3 major fires burn out of control; governor warns ‘there is more to come’
There was little good news Monday on the California fire front. Three major wildfires were burning out of control, and Gov. Jerry Brown warned that, given the ravages of drought and the growing influence of climate change, “there is more to come.”
In hilly and rural Lake County, a short drive north of the state’s storied wine country, the ferocity and breakaway speed of the Valley fire stunned veteran firefighters, hampered strategic planning and gave rise to worries that it could be a harbinger of an extended, and unpredictable, fire season in the months ahead.
By Monday evening the still-raging fire had grown to 62,000 acres and was just 10% contained. Smoke had thinned just enough during the day to provide a clearer assessment of the scope of the devastation. The picture was a tragic one.
The death of a woman was confirmed Monday; sheriff’s deputies had found her remains in a charred residence on Cobb Mountain the night before. Officials said there were other individuals unaccounted for.
A seven-mile stretch of Highway 175 connecting Cobb, where the fire originated, to the devastated town of Middletown was a corridor of destruction: blackened abandoned cars, denuded pine groves, dead animals, gutted houses.
“An extraordinarily hostile fire” said veteran firefighter Kevin Rosado, who was working near the highway Monday.
Two hundred miles to the east, in Sierra foothill Gold Country, the Butte fire by midday Monday had destroyed 135 homes in Amador and Calaveras counties. Crews had managed to carve out containment lines around a third of the fire, which has placed thousands of residences in peril.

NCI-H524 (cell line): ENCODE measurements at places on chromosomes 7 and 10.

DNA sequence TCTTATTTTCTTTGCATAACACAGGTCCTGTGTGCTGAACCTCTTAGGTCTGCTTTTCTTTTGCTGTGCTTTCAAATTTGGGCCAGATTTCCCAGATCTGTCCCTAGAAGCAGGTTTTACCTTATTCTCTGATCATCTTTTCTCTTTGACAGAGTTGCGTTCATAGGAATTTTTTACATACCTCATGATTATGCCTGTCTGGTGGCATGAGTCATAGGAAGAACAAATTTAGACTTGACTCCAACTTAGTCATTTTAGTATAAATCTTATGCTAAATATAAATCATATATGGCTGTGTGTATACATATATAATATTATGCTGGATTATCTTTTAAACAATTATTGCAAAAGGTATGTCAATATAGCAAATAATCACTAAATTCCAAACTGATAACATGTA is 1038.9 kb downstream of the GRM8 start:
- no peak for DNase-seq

To the south, the Rough fire burning in the Sequoia National Forest was reported to be 40% contained, but it already has devoured 211 square miles and filled the San Joaquin Valley with stifling smoke.
“These are serious fires,” Brown said Monday at the State Office of Emergency Services. “People have been killed. Hundreds of structures have been destroyed. There is more to come.”
Ken Pimlott, director of the California Department of Forestry and Fire Protection, who joined Brown at a news conference, said the state already has experienced 6,000 fires this year — 1,500 more than last year. And, he added, “we don’t see an end to fire season for months to come.”
As he has previously done this fire season, Brown anecdotally drew a link between the volatility and frequency of recent wildfires to climate change.
“The fires are acting more aggressively, more unpredictably,” he said. “It’s scary stuff…. We are really in a battle with Mother Nature, and nature is more powerful than we are.”
Though researchers generally applaud the governor’s efforts to raise public awareness about climate change, not all are convinced the hard evidence is in yet to scientifically link a summer of intense wildfires with global warming.
“It’s great that he’s using fire to raise that awareness,” said Max Moritz, co-director of the University of California Center for Fire Research and Outreach, “but there are still open questions over how much you can make those links. It’s a tightrope.”
Later in the day, the governor authorized $12.4 million in additional spending to help fight the Lake County and Gold Country fires — and the additional blazes he said were sure to come.
Part of the money will pay and equip 100 to 150 more firefighters through December. The bulk of it will provide additional helicopters and new buckets for scooping out water for aerial assaults.